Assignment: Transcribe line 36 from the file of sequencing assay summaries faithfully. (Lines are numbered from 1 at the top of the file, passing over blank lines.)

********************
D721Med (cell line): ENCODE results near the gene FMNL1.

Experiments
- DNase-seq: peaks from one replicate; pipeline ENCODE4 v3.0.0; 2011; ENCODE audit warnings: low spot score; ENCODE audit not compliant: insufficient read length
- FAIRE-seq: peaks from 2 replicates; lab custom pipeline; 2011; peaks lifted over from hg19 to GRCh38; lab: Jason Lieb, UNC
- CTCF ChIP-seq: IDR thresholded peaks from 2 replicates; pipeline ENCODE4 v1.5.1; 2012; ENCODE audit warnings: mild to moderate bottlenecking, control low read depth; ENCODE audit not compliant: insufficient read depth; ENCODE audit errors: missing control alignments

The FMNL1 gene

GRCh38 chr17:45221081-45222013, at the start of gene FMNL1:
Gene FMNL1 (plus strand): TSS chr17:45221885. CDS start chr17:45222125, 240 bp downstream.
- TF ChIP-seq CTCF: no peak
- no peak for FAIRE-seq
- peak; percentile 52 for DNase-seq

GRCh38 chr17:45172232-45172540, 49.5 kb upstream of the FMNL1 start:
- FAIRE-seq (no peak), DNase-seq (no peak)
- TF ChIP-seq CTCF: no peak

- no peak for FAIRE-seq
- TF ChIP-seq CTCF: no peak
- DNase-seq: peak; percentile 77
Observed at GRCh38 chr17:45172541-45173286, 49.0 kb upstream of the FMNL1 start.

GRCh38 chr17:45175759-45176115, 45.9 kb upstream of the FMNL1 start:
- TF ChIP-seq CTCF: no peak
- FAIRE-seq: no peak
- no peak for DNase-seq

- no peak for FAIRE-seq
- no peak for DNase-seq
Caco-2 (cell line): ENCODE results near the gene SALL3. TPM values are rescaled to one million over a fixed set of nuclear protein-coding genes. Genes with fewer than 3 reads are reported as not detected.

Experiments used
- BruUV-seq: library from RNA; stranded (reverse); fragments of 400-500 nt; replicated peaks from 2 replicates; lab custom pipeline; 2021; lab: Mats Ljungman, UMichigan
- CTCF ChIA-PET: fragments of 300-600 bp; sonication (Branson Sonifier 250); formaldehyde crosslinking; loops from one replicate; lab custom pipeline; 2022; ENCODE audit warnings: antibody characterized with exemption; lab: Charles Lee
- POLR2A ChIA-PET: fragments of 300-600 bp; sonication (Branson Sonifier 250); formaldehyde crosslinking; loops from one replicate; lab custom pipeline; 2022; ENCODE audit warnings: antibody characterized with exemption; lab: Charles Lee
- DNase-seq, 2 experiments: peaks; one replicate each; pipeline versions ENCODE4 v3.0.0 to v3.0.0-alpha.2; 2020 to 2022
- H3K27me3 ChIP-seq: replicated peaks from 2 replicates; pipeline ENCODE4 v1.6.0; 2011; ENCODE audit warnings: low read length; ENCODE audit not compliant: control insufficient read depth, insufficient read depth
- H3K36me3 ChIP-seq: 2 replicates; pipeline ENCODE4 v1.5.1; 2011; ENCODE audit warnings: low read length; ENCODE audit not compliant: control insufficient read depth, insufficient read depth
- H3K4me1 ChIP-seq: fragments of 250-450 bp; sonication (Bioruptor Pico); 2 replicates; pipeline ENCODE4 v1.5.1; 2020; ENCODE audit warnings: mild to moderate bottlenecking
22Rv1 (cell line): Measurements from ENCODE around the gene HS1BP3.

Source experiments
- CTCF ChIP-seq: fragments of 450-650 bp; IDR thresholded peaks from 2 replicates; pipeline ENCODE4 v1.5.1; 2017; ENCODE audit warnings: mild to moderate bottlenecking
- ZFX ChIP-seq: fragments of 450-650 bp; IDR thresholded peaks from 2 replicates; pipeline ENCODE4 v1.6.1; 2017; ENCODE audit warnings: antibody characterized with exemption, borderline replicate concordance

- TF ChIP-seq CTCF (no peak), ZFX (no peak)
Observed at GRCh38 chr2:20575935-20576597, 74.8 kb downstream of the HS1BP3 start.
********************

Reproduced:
- CTCF ChIP-seq: fragments of 450-650 bp; IDR thresholded peaks from 2 replicates; pipeline ENCODE4 v1.5.1; 2017; ENCODE audit warnings: mild to moderate bottlenecking